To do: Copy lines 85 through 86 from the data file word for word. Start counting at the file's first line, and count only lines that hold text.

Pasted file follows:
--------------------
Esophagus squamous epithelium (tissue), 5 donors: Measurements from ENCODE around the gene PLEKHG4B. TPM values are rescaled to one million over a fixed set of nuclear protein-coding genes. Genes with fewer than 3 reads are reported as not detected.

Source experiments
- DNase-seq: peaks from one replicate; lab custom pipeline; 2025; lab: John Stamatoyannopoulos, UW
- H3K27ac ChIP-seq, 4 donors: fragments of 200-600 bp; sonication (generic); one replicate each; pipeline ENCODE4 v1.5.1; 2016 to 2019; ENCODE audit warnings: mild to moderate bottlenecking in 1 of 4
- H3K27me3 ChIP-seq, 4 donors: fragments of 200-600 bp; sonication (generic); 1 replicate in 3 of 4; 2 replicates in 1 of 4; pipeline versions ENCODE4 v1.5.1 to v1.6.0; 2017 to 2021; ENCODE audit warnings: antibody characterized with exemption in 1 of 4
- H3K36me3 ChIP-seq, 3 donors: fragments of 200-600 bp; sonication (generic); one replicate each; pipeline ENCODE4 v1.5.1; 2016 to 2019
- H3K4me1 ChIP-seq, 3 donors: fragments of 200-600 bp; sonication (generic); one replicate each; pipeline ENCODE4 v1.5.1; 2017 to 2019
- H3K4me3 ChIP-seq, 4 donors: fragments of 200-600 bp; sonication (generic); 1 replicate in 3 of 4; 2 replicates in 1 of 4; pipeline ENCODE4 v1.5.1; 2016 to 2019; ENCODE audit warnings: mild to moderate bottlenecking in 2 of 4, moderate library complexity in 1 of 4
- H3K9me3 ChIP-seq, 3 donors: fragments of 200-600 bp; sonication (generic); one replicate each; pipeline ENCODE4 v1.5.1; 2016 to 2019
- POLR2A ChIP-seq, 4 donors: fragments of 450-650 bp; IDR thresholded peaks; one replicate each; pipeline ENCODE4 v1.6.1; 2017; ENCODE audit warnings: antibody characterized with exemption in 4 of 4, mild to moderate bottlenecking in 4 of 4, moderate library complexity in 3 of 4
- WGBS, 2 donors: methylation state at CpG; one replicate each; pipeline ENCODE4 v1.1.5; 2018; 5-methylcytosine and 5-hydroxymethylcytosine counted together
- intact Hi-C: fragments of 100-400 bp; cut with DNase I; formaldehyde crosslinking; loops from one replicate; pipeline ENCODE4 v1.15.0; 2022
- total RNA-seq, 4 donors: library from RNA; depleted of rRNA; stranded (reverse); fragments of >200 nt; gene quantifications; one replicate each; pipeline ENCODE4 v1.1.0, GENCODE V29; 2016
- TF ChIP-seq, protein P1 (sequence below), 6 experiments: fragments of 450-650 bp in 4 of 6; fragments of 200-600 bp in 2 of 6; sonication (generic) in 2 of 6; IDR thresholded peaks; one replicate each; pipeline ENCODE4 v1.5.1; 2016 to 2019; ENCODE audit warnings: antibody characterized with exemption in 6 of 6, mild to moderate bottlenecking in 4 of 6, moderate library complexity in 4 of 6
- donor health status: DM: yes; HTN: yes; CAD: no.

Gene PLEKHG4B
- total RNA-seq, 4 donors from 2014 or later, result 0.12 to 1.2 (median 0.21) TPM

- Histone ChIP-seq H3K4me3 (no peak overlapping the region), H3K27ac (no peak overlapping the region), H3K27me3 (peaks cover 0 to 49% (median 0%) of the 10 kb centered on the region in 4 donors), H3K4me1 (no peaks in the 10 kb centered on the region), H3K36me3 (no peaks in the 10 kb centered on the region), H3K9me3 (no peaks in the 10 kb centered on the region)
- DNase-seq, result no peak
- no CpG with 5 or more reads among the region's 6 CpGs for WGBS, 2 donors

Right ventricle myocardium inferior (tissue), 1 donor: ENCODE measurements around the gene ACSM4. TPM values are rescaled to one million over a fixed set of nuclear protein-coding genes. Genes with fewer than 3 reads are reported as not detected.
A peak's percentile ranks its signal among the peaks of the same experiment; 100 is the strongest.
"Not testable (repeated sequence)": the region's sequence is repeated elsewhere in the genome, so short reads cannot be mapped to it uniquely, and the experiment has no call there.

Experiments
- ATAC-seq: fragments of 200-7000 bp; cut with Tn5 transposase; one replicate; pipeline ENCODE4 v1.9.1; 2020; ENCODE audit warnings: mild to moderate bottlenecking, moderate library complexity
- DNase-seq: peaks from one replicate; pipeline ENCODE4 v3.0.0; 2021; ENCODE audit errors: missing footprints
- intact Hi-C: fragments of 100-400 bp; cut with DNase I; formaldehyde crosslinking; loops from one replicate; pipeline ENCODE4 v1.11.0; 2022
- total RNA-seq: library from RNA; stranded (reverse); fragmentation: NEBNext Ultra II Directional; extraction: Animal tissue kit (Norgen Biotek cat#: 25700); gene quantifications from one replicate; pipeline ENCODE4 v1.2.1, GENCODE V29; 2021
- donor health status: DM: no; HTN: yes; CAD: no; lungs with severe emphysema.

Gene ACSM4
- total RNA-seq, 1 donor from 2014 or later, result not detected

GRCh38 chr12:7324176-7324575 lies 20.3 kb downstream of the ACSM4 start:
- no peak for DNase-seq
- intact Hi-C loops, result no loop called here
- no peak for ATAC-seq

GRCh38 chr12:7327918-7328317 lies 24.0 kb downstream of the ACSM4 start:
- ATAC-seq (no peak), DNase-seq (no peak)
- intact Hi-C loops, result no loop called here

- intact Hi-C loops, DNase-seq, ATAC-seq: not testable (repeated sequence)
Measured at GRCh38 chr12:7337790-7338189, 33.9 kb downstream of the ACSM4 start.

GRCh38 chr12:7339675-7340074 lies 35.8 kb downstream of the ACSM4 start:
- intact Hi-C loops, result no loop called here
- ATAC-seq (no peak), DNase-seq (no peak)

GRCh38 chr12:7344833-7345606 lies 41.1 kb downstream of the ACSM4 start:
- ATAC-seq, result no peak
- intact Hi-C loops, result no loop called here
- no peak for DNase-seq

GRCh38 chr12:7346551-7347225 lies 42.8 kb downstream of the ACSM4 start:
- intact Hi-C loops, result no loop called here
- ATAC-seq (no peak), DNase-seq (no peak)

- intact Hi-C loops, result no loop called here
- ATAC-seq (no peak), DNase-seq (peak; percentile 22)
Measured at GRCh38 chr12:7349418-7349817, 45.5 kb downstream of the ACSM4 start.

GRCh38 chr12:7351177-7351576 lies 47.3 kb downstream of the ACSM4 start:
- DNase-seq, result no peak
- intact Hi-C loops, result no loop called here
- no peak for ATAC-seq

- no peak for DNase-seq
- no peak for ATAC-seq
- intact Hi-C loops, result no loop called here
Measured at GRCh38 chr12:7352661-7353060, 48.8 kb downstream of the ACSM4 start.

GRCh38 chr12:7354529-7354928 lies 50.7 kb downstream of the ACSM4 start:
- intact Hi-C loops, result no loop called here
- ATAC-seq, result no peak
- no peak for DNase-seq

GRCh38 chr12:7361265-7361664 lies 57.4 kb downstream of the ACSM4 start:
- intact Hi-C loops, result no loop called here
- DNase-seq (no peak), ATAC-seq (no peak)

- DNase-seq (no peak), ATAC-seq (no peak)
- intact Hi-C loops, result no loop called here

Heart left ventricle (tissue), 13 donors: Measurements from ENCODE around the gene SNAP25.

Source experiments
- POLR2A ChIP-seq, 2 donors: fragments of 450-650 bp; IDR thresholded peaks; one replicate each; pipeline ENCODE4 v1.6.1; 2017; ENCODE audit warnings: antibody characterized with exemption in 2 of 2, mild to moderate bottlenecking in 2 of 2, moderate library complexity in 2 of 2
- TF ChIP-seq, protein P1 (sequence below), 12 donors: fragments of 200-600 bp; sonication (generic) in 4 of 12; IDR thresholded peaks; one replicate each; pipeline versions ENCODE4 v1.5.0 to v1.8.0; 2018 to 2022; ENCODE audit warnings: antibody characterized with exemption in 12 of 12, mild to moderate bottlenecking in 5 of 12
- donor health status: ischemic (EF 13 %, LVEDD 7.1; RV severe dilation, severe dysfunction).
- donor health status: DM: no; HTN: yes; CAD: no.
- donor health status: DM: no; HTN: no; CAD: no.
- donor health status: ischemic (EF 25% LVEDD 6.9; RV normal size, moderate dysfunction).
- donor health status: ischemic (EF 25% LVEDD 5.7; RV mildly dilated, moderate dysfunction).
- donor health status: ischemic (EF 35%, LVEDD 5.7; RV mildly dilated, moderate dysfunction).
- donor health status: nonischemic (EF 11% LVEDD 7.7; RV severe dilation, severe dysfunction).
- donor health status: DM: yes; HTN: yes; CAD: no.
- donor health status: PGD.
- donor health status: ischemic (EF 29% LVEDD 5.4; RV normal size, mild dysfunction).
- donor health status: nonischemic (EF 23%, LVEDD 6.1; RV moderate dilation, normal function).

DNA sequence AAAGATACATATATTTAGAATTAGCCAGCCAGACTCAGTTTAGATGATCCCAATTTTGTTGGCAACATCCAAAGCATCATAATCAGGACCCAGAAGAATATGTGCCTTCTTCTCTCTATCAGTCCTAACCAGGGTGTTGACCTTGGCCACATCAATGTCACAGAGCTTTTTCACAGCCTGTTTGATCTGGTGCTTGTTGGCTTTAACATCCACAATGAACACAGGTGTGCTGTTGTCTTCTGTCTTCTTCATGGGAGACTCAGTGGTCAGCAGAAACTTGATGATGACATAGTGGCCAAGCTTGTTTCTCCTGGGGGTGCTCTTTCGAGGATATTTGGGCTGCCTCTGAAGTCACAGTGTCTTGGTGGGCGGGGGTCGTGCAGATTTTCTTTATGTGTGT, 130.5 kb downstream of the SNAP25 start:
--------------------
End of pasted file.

- donor health status: nonischemic (EF 23%, LVEDD 6.1; RV moderate dilation, normal function).

DNA sequence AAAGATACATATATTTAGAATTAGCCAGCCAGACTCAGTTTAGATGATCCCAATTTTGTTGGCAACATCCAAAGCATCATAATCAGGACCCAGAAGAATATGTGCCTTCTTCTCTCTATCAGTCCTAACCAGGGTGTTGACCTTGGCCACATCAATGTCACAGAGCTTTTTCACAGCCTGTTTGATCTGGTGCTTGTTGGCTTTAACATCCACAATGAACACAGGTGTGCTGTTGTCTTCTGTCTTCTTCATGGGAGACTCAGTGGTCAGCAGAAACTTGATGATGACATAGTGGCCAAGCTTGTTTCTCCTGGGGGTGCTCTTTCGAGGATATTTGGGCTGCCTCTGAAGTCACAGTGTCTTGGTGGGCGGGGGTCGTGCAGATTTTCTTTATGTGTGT, 130.5 kb downstream of the SNAP25 start: